I’ll be honest, most combat training (any kind of combat training really) involves a lot of man-handling of the student on the part of the instructor. Whether it’s pushing the student lower in their stretching exercises, gripping the leg to show the path of the roundhouse kick, pulling back their shoulders, fixing their stances, or just offering up your unprotected hands as stationary targets so that the student can get the feel of the double punch, (I should say this is all long before we get into the really sensitive stuff like grappling) training involves a lot of physical contact.

A lot. It’s likely that a child from a household where the culture of physical affirmation is rare will receive more physical affection from their martial arts masters than they do from their own parents. So on any given day in a martial arts school, you may walk in to find adults touching kids in what appear to be very weird places (knees, shoulders, hips), or doing the same with young adults and teens, or the same with each other. They slap each other on the back, give high fives, pats on the head; you may even find complete strangers hugging each other like they’re best friends even though they have nothing in common except their uniforms. I cannot count how many random strangers I have hugged in my lifetime and I never saw again after that, I have hugged men and women of all ages, shapes, and sizes as part of a greeting simply because we were part of the same organization. The people you train with often are more than just friends, they become a second family.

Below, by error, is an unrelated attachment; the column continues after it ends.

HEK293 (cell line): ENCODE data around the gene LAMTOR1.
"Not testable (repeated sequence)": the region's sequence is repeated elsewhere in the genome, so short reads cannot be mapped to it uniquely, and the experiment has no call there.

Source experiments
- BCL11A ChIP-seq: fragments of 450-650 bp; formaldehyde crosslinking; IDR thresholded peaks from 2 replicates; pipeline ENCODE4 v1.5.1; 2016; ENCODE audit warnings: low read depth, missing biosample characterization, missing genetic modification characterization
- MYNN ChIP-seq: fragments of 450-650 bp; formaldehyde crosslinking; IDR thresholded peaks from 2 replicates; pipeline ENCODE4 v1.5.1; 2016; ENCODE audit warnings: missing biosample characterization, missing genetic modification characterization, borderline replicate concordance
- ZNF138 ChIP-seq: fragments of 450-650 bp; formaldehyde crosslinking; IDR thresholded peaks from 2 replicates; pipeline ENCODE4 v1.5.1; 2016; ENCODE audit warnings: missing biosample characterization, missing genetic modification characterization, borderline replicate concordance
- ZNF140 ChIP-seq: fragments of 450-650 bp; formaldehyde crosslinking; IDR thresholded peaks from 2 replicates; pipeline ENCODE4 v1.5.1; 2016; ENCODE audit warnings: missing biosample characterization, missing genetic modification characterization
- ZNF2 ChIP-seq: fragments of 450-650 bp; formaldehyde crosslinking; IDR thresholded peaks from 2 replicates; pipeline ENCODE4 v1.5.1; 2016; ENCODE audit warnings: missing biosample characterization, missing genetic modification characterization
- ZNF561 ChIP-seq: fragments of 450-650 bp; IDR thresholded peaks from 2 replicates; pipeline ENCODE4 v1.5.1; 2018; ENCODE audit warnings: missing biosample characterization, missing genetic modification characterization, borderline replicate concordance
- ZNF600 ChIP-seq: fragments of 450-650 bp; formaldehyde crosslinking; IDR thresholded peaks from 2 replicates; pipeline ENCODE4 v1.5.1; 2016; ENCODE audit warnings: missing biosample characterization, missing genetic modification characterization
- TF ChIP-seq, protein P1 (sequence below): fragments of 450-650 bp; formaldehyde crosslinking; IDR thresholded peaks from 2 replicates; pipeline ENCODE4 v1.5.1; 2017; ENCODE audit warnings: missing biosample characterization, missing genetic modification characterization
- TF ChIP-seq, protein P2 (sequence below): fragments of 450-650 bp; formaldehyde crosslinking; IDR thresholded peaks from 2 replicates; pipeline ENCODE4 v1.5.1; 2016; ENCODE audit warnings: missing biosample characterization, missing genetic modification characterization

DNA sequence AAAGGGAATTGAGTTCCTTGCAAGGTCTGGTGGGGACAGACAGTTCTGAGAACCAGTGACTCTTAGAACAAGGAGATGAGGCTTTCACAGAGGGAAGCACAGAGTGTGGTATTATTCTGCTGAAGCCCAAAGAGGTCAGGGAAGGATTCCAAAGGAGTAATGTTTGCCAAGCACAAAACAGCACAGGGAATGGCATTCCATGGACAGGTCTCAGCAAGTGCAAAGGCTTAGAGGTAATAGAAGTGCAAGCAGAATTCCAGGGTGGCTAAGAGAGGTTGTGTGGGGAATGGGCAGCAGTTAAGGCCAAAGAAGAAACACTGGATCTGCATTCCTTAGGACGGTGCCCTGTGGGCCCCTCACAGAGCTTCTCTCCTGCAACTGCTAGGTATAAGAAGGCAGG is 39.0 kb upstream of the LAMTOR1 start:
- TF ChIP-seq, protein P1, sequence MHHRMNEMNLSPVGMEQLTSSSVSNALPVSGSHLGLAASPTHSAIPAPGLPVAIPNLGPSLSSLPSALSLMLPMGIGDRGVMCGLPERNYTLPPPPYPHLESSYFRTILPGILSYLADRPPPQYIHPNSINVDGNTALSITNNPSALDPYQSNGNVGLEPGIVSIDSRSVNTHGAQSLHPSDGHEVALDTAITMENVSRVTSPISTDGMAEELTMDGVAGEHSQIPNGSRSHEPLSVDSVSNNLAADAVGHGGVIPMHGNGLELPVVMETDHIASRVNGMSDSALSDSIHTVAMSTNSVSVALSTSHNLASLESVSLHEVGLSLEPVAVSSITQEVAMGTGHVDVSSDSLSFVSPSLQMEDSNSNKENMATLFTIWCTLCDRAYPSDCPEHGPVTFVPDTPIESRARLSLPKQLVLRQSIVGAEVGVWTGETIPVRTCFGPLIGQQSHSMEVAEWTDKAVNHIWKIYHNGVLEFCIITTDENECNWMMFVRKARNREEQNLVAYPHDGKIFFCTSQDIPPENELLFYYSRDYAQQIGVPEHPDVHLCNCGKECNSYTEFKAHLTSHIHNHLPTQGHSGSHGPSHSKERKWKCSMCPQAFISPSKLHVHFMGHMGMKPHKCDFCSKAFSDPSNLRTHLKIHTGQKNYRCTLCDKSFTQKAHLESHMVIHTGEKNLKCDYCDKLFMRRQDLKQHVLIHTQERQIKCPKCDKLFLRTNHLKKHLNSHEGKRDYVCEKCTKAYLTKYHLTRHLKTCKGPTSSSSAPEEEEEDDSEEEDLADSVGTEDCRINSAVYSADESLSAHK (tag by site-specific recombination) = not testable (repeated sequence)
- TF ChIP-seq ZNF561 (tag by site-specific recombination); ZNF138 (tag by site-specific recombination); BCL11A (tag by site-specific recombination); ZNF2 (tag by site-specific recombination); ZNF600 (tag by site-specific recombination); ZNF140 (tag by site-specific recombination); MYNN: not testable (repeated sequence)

This can be very confusing to an outside observer who doesn’t really have the context to associate what they’re seeing with what’s considered “normal” behavior, especially when it’s between members of the opposite sex (or same-sex). It’s the sort of thing that can be especially confusing for students who begin as teens and young adults, especially if they’re in a school that has head and assistant instructors between their late teens to early thirties. It can be easy to misinterpret the contact in early sessions, but as the student progresses they will adjust and become used to it.

So, let’s talk about the sort of physical contact you see on the training floor:

Adjusting the body: